Prochloraz Inhibits Testosterone Production at Dosages below Those that Affect Androgen-Dependent Organ Weights or the Onset of Puberty in the Male Sprague Dawley Rat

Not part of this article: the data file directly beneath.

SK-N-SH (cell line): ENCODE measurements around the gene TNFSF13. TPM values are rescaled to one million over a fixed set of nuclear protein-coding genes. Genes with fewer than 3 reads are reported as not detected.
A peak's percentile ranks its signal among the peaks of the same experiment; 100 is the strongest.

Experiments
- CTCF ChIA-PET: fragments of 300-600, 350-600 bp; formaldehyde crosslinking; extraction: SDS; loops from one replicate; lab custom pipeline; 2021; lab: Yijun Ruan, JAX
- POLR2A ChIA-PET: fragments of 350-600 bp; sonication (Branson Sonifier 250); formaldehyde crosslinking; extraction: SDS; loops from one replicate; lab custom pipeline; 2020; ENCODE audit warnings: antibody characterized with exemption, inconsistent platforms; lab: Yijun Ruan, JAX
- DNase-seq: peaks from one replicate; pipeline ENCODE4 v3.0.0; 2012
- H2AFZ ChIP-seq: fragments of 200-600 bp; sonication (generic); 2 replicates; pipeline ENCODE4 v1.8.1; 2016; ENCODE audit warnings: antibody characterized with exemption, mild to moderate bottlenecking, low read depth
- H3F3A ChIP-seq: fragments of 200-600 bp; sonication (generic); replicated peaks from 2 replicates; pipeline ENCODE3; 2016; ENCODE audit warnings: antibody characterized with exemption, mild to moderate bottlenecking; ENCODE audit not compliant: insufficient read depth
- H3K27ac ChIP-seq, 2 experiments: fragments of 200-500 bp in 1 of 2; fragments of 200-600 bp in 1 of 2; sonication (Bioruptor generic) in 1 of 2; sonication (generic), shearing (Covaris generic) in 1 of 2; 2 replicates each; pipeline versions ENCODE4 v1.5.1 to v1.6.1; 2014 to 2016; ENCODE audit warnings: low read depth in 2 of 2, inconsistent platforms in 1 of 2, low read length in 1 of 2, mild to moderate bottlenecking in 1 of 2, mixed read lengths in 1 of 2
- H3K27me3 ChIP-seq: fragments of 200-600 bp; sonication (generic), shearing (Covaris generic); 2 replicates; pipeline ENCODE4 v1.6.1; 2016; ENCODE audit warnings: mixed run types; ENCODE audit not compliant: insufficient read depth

Prochloraz (PCZ) is an imidazole fungicide that inhibits gonadal steroidogenesis and antagonizes the androgen receptor (AR). We hypothesized that pubertal exposure to PCZ would reduce testosterone production and delay male rat reproductive development. Sprague Dawley rats were dosed by gavage with 0, 31.3, 62.5, or 125 mg/kg/day of PCZ from postnatal day (PND) 23 to 42 or 51. There was a significant delay in preputial separation (PPS) at 125 mg/kg/day PCZ and several of the androgen-dependent organ weights were decreased significantly, but the significant organ weight effects were not consistent between the 2 necropsies (PND 42 vs. 51). At both ages, serum testosterone levels and ex vivo testosterone release from the testis were significantly decreased whereas serum progesterone and 17α-hydroxyprogesterone levels were significantly increased at dose levels below those that affected PPS or reproductive organ weights. The hormone results suggested that PCZ was inhibiting CYP17 activity. In a second pubertal study (0, 3.9, 7.8, 15.6, 31.3, or 62.5 mg/kg/day PCZ), serum testosterone levels and ex vivo testosterone production were significantly reduced at 15.6 mg/kg/day PCZ. In order to examine the AR antagonism effects of PCZ, independent of its effects on testosterone synthesis, castrated immature male rats were dosed with androgen and 0, 15.6, 31.3, 62.5, or 125 mg/kg/day PCZ for 10–11 days (Hershberger assay). In this assay, androgen-sensitive organ weights were only significantly decreased at 125 mg/kg/day PCZ. These data from the pubertal assays demonstrate that PCZ decreases testosterone levels and delays rat pubertal development, as hypothesized. However, the fact that hormone levels were affected at dosage eightfold below that which delayed the onset of puberty suggests that rather large reductions in serum testosterone may be required to delay puberty and consistently reduce androgen-dependent tissue weights.
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